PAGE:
Johnston County abuzz with local honey
08/25/2014 7:07 AM
08/25/2014 7:08 AM
On warm summer weekends, Al Hildreth does not escape to the beach. Instead, he spends most Saturdays selling homegrown honey at the Clayton Farm and Community Market. And the Four Oaks resident devotes his Sunday afternoons to harvesting honey from one of his 23 hives spread across Johnston County.
Hildreth picked up beekeeping as a hobby in 2008, starting with two hives. Now he is among the roughly 300 honey producers who call Johnston County home. Most are members of the Johnston County Beekeepers Association or Five County Beekeepers Association.
Jim Wilson, who maintains more than 40 hives throughout the county, has been a beekeeper for more than 15 years. An outdoorsman to the core, he began keeping wild honey bees after finding them building a hive near his home.
Since word spread that Wilson was a beekeeper, people have been asking him to remove hives from their properties. In the case of honey bees, he relocates them to a hive in one of his six locations.
At his property, Wilson traps bees from the surrounding woods with homemade bait hives. Strung dozens of feet in the air in a tree, the wooden boxes hold two frames of old comb. Once the curious bees start building a hive, Wilson slowly lowers the box to the ground and begins a hive body.
“I remove bees for the bees,” he said. “I don’t really exploit them for honey; I just take what’s leftover.”
Beekeepers generally spread out their hives. This is partly in consideration for neighbors but also to avoid losing all of their bees in case of an accident. Spreading out hives also varies the sources of honey.
Hildreth checks his hives every 10 days to ensure that a new queen bee is not flying away with some worker bees to start a new hive.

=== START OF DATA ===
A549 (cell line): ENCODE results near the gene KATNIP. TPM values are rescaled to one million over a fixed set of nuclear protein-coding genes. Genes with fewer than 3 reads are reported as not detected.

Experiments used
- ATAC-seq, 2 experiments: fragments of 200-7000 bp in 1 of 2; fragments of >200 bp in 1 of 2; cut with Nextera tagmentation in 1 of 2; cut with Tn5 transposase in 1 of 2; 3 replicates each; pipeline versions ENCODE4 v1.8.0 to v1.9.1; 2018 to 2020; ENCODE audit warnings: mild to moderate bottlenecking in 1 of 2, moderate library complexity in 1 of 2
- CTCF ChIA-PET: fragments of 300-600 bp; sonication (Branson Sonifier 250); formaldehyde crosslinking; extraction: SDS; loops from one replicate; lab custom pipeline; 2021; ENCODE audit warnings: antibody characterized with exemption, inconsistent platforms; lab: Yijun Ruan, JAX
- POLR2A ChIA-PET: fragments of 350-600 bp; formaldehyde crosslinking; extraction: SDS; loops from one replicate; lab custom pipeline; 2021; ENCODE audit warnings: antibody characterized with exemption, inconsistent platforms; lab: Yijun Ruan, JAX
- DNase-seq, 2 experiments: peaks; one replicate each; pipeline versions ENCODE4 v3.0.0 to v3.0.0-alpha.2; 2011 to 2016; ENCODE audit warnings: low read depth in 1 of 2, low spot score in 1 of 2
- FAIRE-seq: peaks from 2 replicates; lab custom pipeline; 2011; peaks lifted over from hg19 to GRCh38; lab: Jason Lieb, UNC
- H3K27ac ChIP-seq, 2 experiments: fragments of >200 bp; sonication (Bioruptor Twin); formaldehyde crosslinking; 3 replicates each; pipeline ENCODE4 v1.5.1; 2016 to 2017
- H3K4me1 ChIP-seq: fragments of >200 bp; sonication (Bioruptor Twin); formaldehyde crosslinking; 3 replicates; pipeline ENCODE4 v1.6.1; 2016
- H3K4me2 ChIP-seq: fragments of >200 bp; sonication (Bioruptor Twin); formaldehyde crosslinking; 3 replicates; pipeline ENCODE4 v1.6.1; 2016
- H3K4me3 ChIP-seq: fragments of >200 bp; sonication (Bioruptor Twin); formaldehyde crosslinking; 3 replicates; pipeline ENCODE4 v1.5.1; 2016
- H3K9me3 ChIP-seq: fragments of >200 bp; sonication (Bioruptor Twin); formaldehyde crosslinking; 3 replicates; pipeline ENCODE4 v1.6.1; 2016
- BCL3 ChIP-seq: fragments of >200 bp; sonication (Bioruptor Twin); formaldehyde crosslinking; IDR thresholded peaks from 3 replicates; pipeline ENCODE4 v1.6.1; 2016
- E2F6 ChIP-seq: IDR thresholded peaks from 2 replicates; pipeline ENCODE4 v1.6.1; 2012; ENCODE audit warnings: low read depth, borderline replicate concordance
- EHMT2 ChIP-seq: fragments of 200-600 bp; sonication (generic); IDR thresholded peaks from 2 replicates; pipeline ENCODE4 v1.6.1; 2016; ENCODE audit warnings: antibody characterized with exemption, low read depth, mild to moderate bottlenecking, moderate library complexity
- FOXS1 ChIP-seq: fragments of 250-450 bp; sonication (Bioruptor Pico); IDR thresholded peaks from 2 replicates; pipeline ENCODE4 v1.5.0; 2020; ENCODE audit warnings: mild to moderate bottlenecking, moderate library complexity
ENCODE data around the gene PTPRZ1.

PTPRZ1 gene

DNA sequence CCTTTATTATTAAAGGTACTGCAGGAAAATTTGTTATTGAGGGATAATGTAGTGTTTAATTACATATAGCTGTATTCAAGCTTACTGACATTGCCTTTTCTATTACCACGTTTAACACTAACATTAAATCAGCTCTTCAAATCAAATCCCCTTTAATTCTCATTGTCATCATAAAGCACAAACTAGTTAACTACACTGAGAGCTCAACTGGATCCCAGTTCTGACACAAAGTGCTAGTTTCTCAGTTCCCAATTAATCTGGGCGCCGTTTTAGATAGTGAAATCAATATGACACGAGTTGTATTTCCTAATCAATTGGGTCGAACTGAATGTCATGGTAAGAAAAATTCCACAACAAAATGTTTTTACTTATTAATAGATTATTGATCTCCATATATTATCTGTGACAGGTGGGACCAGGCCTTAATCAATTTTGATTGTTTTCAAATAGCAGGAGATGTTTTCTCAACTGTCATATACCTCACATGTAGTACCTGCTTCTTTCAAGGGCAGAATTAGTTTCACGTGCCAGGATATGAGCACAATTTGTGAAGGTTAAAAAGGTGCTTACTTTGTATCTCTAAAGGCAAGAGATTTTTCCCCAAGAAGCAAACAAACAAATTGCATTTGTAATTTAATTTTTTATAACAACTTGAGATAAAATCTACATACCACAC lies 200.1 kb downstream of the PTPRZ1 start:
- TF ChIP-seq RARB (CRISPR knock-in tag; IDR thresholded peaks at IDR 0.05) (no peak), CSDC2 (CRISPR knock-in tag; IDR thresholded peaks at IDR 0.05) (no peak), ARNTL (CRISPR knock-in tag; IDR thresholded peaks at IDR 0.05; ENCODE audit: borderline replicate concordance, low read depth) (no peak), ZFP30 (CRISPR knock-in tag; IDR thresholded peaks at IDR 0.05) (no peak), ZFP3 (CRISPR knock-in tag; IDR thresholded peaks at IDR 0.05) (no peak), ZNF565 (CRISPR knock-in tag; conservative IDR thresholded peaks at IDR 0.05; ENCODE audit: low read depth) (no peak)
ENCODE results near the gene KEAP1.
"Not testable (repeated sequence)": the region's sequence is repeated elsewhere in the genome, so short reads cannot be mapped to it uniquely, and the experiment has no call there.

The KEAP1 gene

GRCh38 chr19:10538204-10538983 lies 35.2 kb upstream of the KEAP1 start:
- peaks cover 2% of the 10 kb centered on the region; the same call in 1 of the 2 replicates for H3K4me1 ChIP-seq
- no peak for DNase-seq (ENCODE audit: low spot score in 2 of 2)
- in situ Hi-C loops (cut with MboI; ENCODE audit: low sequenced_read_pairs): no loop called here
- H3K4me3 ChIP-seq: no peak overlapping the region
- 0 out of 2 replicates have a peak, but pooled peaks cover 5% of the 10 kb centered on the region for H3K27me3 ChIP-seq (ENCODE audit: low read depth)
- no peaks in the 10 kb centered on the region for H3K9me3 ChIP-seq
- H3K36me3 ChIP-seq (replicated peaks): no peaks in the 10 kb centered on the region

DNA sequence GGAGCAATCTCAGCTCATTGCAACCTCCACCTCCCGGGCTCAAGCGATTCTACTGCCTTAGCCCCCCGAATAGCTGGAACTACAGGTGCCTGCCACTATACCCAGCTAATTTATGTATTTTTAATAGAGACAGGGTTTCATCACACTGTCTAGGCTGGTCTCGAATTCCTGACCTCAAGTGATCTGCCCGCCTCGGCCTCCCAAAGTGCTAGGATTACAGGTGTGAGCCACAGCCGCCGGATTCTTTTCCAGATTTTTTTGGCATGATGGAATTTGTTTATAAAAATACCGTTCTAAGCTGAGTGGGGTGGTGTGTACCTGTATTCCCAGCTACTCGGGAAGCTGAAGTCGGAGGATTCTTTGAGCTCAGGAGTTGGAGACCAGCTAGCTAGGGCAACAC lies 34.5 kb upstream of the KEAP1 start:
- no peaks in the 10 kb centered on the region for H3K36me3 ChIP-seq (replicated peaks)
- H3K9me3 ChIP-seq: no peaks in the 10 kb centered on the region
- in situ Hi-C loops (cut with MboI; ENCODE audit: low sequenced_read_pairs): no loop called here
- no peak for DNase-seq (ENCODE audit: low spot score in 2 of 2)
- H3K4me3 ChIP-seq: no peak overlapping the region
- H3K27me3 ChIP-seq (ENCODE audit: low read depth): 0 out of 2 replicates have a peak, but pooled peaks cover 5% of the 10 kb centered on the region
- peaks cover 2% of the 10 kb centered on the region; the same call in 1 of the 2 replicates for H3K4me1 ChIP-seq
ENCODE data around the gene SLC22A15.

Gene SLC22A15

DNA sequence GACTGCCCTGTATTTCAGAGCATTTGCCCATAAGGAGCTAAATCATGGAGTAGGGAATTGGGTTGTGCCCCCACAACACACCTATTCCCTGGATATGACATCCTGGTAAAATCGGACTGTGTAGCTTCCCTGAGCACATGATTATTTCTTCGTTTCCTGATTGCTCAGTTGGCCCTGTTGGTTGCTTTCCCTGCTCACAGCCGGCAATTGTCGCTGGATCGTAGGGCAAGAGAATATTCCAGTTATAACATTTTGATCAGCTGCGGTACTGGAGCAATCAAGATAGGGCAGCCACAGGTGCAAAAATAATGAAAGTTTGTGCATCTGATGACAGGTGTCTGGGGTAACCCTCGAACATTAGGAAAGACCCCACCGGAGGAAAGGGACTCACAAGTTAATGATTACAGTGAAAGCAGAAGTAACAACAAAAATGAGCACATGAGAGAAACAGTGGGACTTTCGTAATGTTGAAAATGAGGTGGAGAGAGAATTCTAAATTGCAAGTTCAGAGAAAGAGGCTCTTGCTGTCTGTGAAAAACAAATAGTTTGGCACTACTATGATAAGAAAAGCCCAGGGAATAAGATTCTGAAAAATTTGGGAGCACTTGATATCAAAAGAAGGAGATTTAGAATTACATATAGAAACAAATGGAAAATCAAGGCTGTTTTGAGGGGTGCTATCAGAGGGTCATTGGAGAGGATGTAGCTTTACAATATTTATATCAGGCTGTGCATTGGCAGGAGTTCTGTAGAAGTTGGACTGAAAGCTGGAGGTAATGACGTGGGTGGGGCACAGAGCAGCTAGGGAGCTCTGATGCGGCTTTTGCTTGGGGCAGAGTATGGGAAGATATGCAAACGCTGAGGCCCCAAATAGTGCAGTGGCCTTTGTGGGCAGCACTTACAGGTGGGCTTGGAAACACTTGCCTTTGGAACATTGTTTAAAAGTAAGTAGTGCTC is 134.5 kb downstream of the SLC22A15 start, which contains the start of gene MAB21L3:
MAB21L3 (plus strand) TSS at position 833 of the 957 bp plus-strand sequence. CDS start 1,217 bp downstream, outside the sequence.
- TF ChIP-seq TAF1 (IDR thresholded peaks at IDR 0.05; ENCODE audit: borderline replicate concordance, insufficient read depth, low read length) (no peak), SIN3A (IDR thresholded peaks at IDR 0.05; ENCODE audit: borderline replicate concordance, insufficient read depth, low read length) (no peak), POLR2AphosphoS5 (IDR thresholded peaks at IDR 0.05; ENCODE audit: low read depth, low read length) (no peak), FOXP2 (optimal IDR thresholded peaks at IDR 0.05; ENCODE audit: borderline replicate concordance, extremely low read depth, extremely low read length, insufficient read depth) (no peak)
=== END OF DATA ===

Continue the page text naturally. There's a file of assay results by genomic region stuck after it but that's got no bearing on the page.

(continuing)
To find homes for his hives, he often negotiates with farmers who need pollination for their crops. According to the U.S. Department of Agriculture, about one-third of food consumed in the United States requires pollination by bees, and yet the number of colonies has shrunk nationwide to fewer than half of the 5 million maintained in 1940. Beekeepers attribute the loss of hives to weather and unknown causes.
Business is buzzing
Beekeepers fall into one of three categories, said Amie Newsome, an agent with the Johnston County Cooperative Extension Service. Hobbyists care for up to 25 hives, while sideline beekeepers care for 26 to 299 hives. Commercial beekeepers, of which there are none in Johnston County, keep more than 300 hives.
Newsome said her beginner beekeeping class at the Johnston County Agricultural Center has launched multiple new businesses in bee care and bee products.
Wilson, who produces honey, prides himself on not mixing honey from one hive with honey from another. Instead, he keeps the honey separate to keep the flavor unique. Lighter shades of honey come from the earlier harvest and are supposedly better quality. The darker honey comes later in the spring and tastes more like molasses. Wilson says customers often prefer his darker honey.
Two years ago, Hildreth opened up Shamrock’s Buzzy Bee in Four Oaks with his wife, Kathy Hildreth. She runs the store full time, contributing baked goods to their honey and beeswax products.
Although Hildreth works full time, he spends up to 30 hours per week maintaining the hives and helping his wife run the honey business. In addition to sales to individual customers, the Hildreths sell to local grocery stores.
In the future, Hildreth said, he and his wife plan to produce mead, an alcoholic beverage made by fermenting honey and water. Hildreth says the location of his business and the growing popularity of mead should help his business grow.
“Bees are one of the few living creatures that spend their whole lives laboring for others and not themselves,” Newsome said. “How can you not respect that?”
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